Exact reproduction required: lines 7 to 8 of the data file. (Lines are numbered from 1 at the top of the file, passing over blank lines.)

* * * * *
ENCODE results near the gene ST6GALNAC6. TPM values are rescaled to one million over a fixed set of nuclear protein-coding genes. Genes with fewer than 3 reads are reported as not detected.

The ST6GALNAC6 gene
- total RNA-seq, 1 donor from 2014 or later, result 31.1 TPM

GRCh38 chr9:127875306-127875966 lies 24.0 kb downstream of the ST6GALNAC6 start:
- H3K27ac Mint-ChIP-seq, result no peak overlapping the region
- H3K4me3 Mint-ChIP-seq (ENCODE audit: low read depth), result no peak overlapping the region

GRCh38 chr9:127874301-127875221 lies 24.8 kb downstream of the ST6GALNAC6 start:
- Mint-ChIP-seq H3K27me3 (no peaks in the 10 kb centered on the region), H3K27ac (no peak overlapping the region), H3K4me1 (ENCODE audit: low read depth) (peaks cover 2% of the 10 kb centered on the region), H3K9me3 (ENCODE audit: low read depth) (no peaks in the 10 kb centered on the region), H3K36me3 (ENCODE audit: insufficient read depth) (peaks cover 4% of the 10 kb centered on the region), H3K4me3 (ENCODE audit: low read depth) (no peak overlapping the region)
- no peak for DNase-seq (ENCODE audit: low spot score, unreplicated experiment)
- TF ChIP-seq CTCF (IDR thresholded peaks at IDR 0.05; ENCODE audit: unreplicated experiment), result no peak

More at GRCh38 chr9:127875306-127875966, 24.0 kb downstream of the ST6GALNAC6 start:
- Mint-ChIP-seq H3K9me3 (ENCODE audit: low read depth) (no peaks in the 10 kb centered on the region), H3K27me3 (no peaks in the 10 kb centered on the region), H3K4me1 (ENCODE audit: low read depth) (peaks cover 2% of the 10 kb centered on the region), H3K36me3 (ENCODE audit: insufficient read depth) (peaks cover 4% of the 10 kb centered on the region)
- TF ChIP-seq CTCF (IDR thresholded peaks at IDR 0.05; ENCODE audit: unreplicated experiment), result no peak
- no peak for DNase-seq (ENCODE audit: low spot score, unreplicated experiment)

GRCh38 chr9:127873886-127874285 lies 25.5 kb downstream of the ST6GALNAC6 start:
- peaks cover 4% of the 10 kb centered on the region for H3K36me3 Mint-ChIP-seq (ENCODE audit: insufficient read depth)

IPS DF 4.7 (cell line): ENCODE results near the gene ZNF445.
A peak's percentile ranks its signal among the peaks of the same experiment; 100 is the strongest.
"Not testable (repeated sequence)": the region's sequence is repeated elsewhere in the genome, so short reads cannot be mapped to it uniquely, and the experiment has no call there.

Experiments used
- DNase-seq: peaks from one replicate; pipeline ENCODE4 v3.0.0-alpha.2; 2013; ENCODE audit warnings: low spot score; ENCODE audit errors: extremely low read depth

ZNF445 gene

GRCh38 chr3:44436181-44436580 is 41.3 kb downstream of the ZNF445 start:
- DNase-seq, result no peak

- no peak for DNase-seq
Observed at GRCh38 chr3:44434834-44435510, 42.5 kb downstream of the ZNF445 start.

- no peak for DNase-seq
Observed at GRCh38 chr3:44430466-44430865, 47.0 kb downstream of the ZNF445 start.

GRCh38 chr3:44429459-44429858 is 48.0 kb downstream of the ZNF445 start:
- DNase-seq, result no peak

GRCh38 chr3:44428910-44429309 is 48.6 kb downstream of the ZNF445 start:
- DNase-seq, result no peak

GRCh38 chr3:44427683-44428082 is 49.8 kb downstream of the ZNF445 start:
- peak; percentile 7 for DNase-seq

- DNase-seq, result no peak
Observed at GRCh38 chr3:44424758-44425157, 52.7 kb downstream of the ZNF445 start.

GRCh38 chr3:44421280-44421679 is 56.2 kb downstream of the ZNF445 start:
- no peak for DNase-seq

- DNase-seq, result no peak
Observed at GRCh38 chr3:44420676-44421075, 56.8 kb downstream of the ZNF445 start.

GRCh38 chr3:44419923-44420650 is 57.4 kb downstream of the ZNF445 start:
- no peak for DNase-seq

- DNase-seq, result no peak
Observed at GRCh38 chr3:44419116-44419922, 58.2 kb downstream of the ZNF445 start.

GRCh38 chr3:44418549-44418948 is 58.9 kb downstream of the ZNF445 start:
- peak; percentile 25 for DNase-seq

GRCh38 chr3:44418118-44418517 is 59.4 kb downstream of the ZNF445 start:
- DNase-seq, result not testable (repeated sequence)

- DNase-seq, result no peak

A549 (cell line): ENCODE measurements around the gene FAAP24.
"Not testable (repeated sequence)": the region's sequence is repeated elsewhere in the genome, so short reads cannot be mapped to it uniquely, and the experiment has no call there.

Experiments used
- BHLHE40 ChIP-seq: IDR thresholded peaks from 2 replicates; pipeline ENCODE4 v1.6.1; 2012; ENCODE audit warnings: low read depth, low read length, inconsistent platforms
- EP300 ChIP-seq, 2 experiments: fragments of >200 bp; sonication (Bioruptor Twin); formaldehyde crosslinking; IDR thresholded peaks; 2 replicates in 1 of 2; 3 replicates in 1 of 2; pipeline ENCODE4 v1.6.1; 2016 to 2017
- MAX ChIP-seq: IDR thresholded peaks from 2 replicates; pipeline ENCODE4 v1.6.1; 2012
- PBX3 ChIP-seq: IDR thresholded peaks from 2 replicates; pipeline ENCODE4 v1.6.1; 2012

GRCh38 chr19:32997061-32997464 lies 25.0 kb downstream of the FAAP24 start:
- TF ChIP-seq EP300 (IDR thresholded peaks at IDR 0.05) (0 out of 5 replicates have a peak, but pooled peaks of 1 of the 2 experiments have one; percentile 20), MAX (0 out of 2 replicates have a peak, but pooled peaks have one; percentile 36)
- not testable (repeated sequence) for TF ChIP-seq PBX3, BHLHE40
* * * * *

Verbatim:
GRCh38 chr9:127874301-127875221 lies 24.8 kb downstream of the ST6GALNAC6 start:
- Mint-ChIP-seq H3K27me3 (no peaks in the 10 kb centered on the region), H3K27ac (no peak overlapping the region), H3K4me1 (ENCODE audit: low read depth) (peaks cover 2% of the 10 kb centered on the region), H3K9me3 (ENCODE audit: low read depth) (no peaks in the 10 kb centered on the region), H3K36me3 (ENCODE audit: insufficient read depth) (peaks cover 4% of the 10 kb centered on the region), H3K4me3 (ENCODE audit: low read depth) (no peak overlapping the region)